The Santa Barbara Zoo once again has capybaras. Four years after its previous specimens of the “world’s largest rodents” passed away, the zoo unveiled two young females on Friday in the same exhibit occupied by its female giant anteaters. The new capybaras are full sisters and were born at the Greater Vancouver Zoo in Canada in August 2018, according to a press release.
The two do not yet have names, but zoo mammal keeper Melanie Storey can tell the two apart by their eyes and faces.
“One of them has wider eyes than the other. The other has much more slanted [eyes] and a longer snout,” she said.
Their current exhibit is divided into an inside and outside section, with the capybaras occupying the former because of its pool, as capybaras spend a lot of time around water. Outside the dividing fence, the zoo’s female giant anteater Anara lives with her twins Fancy Nancy Drew and Maria Luisa, who were born at the zoo in November 2017. Eventually, the goal is to have both species live in the same enclosure without boundaries, which Ms. Storey said is possible because the two live harmoniously in nature.
“In the wild these guys are not enemies. They have different food sources, they don’t compete for the same things, and they do live in coexisting habitats,” she said.
This is one of the zoo’s few mixed exhibits, which Ms. Storey said is a practice the Santa Barbara Zoo and many other zoos are seeking to increase. She explained that this method offers “diversity” to the animals’ enclosures.
“Mixed exhibits are a great way to give the guests a better understanding of the animals as well as give the animals different experiences,” she said.
However, thus far the capybaras have done their best to move away whenever they get near the anteaters. Ms. Storey said their fleeing caused the twin anteaters Nancy and Maria to chase after the rodents, mainly out of inquisitiveness and playfulness.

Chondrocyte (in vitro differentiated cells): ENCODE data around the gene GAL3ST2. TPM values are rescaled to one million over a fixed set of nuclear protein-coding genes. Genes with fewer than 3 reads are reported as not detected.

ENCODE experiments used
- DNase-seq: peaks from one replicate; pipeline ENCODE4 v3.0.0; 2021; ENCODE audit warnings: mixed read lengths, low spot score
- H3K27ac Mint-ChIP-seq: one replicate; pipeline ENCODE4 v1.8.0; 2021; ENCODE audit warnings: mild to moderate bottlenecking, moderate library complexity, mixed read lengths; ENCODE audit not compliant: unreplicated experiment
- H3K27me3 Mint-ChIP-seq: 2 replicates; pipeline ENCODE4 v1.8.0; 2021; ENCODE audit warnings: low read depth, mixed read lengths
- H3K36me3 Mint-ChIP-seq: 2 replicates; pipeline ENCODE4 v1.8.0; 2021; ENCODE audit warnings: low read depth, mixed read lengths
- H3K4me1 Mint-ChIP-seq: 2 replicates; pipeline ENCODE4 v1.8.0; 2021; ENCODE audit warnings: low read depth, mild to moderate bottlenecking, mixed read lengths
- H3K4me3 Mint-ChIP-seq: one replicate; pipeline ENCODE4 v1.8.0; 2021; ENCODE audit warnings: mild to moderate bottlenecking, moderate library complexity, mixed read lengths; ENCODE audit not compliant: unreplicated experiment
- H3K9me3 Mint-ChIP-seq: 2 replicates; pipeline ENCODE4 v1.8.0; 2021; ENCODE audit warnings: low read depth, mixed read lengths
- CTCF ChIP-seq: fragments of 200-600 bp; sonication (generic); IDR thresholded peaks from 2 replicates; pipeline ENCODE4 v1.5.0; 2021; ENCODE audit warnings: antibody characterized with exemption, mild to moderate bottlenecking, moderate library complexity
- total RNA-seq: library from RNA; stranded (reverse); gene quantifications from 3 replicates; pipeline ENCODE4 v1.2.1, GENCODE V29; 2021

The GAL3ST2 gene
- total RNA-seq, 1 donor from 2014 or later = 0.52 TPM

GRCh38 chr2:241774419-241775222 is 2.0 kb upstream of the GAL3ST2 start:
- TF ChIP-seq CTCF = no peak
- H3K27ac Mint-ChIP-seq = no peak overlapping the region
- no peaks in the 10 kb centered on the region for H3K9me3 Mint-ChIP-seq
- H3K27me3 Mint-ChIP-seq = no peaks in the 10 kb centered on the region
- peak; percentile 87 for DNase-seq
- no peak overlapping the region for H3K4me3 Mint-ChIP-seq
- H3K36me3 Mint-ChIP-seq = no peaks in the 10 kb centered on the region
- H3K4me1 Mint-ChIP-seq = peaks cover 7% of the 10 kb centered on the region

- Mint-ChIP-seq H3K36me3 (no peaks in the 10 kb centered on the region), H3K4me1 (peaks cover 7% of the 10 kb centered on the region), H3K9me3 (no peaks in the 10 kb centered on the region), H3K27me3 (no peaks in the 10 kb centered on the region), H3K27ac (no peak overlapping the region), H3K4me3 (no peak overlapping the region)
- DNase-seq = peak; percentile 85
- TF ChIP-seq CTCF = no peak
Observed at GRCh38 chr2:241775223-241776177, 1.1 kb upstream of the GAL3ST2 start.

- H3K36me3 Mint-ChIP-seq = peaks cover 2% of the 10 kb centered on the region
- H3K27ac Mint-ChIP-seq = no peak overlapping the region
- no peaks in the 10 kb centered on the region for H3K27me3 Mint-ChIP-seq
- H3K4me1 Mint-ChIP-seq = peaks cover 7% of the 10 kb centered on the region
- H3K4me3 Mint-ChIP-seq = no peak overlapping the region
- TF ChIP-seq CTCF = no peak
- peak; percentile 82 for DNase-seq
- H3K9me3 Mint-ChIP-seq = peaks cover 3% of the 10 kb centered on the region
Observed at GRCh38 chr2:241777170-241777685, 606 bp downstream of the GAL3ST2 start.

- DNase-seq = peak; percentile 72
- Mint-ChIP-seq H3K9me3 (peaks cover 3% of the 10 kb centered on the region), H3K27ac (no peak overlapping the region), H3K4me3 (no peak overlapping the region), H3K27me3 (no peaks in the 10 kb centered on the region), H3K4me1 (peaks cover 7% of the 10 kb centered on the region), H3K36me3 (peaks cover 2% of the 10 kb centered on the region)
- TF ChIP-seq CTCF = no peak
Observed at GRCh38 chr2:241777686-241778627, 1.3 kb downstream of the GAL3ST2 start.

“They’re young, they want to play, this is something that’s bran new to them,” she said.
Anara on the other hand showed the most promise and “just acted like an anteater” when she was given access to the capybara space. When she got close enough to sniff the capybaras, she would try. When the capybaras responded by moving away, Anara didn’t pursue them. However, it will take more time for the two species to get acquainted before the divider gets lifted.
“What I would really like to see before I take down the barrier would be them getting very close to each other and no aggression, no chasing, no running. Just kind of walking away and doing their own thing, that’s what I’d like to see on both of their sides,” Ms. Storey said.
The capybaras will be named by donors, and those interested in sponsoring and naming them can do so by donating to the zoo’s Foster Feeder fund. To do this, contact the Zoo’s Institutional Advancement Department at (805) 962-5339 or visit www.sbzoo.org.